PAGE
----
a duck flying

Here is one of my favourite writings - a small section of technology changes,1984, in which I was comparing our stiff ways of organising life in large numbers with, of all things, the flight of a duck!

'Yesterday, walking on the Heath, I got enthralled by rapid movements of the wings of a duck flying away from me. So fast, so fast. About five wing-beats a second I should think. And, within each beat, too fast to see or even to think about, each wing changing its shape progressively, passing through many 'aerofoil sections' as we crudely call them, many configurations akin to but much more quick and subtle than those astonishing motions of flap and slot, airbrake, spoiler, etc., that one sees appearing out of the wingsurfaces when a jetplane transforms itself into a kind of lumbering biplane/triplane so that it can fly slowly enough to land. Marvellous as that is, in itself. But in the case of the duck how much more so? Not only must something like all that be happening many times a second as each wing bends from downward curve to upward, the wingtips almost meeting above and below, but, on the upward stroke, as when one swims, the shape of the whole structure must be entirely reshaped from that of controlled thruster to streamlined shape that can return to the top without pushing the air with it and thus defeating the effort to support and propel the duck's quite heavy body.

But that's not all. What got me thinking all this, in that flash with which the brain lets one realise such things, was the thought that, inside all this incredibly complex and rapid motion of the wing as a whole is another process, an order of magnitude faster and more complicated: the separate motions of each feather, no doubt anticipating the wing-motions I've tried to guess at, so that each successive wing-shape is smoothly arrived at...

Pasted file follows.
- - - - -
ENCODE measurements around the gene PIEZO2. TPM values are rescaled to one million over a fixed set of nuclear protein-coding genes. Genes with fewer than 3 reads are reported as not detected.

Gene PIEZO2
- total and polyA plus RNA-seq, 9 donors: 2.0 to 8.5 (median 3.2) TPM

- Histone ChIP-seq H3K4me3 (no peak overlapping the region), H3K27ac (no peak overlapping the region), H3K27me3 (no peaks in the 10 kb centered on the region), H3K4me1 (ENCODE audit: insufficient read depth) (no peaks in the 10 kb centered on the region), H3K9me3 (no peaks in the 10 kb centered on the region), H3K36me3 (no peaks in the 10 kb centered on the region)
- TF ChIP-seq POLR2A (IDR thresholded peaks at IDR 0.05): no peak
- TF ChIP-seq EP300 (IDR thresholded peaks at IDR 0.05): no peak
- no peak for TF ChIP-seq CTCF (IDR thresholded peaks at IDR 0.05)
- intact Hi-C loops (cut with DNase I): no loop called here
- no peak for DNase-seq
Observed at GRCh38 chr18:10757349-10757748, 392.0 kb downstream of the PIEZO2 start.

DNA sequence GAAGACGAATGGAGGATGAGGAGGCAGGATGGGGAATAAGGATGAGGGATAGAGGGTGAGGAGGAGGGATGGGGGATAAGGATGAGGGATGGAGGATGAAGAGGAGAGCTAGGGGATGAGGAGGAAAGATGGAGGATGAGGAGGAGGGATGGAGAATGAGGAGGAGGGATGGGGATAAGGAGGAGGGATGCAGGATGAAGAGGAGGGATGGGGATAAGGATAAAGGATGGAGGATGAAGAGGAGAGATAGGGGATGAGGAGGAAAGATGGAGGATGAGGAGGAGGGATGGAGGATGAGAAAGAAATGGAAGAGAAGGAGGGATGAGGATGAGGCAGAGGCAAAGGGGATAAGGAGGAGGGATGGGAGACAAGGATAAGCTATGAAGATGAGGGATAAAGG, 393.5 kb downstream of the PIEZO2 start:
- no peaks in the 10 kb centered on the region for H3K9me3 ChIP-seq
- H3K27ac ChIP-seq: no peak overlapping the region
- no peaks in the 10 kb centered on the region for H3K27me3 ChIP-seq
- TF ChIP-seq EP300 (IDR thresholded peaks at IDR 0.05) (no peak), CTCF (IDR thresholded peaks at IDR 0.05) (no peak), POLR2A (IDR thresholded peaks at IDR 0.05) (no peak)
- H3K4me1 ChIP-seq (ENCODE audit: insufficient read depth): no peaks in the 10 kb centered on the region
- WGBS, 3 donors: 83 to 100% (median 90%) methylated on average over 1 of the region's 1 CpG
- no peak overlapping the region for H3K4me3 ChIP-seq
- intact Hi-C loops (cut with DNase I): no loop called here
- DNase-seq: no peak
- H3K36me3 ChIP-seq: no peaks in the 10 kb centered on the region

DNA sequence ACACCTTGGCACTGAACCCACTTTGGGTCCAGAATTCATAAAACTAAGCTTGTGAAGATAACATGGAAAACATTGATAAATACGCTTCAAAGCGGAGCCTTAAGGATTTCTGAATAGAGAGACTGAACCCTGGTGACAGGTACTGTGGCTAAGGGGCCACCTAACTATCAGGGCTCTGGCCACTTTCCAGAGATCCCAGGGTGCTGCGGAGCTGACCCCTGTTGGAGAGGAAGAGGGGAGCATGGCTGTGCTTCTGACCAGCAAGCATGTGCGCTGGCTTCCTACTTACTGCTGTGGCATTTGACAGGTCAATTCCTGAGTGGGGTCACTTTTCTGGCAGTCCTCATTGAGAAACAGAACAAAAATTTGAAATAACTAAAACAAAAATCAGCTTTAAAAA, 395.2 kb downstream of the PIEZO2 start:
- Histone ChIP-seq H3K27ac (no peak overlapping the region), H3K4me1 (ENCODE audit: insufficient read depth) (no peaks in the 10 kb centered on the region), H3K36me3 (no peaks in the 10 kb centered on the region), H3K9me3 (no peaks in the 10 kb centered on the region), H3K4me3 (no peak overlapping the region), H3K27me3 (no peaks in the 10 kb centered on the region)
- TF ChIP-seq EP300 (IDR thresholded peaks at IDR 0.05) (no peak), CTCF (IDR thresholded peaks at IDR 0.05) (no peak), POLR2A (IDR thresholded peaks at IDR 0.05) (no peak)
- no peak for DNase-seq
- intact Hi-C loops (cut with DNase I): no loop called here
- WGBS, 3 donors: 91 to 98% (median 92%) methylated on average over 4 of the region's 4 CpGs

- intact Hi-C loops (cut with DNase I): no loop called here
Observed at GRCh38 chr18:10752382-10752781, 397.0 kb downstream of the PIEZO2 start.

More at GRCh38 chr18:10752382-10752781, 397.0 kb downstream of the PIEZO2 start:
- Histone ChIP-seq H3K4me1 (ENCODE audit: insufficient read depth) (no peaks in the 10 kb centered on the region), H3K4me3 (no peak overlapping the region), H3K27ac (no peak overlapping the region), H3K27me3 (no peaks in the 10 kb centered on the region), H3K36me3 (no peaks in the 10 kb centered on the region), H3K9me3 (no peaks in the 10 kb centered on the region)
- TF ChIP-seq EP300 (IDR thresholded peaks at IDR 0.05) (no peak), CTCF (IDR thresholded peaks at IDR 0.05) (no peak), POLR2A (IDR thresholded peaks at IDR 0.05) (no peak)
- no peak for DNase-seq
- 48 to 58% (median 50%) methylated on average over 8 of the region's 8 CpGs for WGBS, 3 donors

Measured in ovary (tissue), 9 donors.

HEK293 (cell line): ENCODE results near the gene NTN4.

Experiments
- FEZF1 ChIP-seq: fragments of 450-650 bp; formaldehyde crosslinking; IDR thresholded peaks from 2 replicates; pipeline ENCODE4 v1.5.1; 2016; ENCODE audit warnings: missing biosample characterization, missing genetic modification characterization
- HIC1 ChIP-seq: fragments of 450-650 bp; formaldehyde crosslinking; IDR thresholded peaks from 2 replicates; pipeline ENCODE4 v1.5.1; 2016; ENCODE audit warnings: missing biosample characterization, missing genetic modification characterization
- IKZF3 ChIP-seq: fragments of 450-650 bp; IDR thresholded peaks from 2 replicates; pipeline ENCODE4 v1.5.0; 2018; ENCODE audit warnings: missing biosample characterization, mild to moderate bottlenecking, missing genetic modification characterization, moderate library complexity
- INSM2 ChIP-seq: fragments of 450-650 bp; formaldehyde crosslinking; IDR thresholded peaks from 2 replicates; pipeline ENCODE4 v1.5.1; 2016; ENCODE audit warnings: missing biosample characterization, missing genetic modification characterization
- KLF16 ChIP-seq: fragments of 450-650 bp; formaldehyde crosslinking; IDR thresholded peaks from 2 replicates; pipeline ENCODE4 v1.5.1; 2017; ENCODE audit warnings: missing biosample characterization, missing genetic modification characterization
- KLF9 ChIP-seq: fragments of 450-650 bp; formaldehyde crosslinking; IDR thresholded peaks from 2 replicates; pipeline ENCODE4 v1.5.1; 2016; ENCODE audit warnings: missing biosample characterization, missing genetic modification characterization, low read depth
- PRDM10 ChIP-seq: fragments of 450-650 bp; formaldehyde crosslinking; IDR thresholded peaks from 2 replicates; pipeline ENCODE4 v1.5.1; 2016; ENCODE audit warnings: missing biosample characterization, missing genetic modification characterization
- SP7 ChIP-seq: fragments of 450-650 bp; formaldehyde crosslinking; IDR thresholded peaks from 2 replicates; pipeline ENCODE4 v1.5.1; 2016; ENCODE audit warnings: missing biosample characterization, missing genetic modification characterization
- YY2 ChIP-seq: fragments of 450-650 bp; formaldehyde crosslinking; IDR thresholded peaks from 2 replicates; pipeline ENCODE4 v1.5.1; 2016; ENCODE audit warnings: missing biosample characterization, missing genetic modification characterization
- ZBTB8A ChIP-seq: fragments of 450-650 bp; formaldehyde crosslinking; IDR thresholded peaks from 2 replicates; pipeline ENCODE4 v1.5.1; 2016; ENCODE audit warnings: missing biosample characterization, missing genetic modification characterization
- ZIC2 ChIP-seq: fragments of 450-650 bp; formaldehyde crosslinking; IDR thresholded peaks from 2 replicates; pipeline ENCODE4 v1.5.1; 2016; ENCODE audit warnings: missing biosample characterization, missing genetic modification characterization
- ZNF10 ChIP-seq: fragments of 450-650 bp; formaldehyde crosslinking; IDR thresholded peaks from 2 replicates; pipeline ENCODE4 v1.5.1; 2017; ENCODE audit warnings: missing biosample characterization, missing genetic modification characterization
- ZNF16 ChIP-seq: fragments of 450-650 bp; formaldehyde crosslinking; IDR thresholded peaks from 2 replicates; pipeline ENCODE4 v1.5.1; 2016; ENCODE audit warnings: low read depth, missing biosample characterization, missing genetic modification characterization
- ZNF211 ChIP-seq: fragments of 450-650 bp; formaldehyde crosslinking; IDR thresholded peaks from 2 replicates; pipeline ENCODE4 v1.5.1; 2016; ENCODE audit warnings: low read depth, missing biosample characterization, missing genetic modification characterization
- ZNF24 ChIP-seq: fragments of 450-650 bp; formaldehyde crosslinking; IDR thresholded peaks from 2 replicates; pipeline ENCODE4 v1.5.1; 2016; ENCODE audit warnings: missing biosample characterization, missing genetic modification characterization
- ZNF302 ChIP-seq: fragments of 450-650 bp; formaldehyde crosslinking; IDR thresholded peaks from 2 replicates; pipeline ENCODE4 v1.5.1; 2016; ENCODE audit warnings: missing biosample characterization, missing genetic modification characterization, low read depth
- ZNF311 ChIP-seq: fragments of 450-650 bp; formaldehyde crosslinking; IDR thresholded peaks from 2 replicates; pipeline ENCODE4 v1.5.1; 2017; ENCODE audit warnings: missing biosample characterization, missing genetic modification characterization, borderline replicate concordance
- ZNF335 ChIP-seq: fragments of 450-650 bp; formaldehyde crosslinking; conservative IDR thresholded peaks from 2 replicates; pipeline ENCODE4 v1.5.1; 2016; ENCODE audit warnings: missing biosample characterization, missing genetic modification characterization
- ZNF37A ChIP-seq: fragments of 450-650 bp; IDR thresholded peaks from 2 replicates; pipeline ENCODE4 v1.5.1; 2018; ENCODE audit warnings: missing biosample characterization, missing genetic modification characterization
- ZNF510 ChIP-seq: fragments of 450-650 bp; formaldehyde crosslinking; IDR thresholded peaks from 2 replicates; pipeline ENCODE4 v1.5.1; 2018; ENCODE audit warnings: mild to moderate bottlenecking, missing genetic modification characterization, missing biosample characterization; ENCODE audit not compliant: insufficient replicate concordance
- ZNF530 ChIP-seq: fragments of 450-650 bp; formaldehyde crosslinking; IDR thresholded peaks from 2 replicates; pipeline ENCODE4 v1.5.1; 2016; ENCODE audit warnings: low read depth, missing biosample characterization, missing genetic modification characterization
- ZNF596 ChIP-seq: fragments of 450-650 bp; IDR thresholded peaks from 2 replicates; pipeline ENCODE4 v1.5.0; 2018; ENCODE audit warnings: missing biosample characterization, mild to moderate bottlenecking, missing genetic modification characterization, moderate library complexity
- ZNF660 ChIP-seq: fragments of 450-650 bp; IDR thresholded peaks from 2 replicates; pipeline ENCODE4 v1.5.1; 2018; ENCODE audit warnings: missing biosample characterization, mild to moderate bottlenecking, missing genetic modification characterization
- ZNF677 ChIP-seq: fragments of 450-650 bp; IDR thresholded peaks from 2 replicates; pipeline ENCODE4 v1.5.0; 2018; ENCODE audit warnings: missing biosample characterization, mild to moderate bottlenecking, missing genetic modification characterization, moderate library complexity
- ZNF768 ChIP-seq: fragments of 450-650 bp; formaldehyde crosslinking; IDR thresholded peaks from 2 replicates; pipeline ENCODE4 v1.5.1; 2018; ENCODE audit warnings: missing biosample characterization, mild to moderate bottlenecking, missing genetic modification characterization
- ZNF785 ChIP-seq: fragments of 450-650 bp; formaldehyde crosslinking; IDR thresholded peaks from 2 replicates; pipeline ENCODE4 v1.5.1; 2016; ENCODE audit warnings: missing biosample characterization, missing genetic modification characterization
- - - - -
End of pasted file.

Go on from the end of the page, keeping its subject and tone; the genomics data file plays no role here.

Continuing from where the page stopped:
...Which leads me to a favourite thought, to the entity or process which I like most: the nervous system.

Having attempted to think and describe motions and sub-motions of the duck's wing ... one can think, with ever-growing respect, of the seemingly unbounded capacity of the system of nerves-and-gaps-between-nerves (the synapses), firing intermittently, and operating as much decentrally as centrally, by which all this beautiful complexity is able to appear in time and space in each and every creature. Plants too, though with somewhat different systems of awareness and control and letting-be. The same system, in the main, in every living thing.

There, in this process, in its varieties, its adaptability, its speed, faster than the action it regulates, and in its invisibility, its unconsciousness, is the model, or metaphor at least, for what we seek to do, but fail to do, so far, in our ways of organising human life, beyond the given, the natural. How stiff, in comparison, are our rules, our laws, our plans, our designs, our modes of management-in-the-large, of government, of organising radio and tv, and even our methods of programming computers. All such processes, as we do them now, seem to me to be tied to notions of simplicity, conscious control, centralism, cheapness, and total disrespect for what we are, for what the duck is too, and thus to have no chance of working right. None at all......'

(c) john chris jones and princelet editions 1984, from technology changes, 1984, princelet editions, 25 Princelet Street, London E1 6QH, pages 17 to 18.

5 October 2001: As I typed that out I was intrigued to see how close it is in form/content to entries in my digital diary, begun seventeen years later. It seems I am unchanged!

26 june 2005 Slightly corrected.